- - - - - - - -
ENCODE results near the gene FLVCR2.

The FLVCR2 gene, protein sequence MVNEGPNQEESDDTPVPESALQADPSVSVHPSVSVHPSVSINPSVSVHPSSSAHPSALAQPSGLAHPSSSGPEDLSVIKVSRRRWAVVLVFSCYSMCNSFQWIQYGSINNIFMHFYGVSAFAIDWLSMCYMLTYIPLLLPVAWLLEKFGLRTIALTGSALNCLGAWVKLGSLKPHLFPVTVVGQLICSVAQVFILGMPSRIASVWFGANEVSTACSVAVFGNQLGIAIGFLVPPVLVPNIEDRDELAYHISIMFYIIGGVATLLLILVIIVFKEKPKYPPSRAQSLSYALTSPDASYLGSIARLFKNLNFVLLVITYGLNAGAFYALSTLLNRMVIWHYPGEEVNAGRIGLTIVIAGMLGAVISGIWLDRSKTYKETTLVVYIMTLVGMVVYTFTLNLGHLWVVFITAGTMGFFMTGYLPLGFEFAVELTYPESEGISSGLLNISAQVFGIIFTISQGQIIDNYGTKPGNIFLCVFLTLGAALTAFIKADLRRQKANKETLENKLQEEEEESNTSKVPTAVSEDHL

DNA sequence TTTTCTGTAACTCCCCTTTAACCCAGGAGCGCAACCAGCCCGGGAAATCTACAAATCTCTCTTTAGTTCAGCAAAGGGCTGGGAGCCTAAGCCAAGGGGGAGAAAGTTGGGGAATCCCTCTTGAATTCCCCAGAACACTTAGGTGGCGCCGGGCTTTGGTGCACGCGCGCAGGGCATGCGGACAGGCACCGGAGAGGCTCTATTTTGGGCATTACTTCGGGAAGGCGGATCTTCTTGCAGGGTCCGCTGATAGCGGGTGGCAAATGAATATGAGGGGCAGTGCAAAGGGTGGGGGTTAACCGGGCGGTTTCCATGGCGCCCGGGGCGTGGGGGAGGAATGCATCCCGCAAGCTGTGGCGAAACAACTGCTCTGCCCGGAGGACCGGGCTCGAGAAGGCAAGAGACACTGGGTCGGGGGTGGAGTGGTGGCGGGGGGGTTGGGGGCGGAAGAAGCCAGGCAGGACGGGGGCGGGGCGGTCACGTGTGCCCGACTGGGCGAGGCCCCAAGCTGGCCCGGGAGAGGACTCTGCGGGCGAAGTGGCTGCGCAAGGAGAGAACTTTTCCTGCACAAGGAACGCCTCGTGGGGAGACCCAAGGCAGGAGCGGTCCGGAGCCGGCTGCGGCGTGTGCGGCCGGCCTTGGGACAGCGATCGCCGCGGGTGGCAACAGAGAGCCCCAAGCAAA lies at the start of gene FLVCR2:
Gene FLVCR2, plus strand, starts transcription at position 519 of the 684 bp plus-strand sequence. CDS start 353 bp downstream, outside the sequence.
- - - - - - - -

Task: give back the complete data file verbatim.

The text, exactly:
ENCODE results near the gene FLVCR2.

The FLVCR2 gene, protein sequence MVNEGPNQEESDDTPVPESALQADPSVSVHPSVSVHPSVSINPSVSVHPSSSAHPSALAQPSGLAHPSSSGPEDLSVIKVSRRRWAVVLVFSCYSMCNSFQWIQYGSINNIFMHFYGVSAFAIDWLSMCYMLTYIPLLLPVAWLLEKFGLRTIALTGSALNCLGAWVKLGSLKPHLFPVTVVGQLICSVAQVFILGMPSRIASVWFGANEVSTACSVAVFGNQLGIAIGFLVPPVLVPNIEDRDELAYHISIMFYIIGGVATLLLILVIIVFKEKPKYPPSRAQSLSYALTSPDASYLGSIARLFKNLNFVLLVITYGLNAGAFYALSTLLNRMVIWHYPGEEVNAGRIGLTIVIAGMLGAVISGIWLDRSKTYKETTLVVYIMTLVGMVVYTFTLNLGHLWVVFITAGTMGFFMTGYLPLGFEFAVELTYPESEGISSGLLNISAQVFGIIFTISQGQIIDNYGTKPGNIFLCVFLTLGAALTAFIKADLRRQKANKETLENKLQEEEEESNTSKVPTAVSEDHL

DNA sequence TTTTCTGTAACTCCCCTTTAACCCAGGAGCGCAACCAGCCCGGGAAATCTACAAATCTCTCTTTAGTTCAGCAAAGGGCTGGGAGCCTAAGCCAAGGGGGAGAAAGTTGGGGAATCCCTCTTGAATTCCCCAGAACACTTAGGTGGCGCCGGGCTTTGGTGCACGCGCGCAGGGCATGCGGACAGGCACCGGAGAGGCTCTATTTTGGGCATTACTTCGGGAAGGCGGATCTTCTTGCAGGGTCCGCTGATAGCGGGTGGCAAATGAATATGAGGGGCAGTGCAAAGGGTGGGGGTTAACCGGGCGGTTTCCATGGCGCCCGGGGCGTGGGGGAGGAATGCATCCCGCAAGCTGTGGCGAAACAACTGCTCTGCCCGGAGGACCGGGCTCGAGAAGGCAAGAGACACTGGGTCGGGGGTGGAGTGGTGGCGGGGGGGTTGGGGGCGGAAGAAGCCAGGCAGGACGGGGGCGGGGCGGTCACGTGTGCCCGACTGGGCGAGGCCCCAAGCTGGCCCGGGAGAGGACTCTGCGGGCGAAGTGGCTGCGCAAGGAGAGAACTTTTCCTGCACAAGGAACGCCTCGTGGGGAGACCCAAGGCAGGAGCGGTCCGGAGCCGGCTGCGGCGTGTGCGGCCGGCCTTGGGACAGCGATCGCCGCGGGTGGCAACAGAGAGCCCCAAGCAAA lies at the start of gene FLVCR2:
Gene FLVCR2, plus strand, starts transcription at position 519 of the 684 bp plus-strand sequence. CDS start 353 bp downstream, outside the sequence.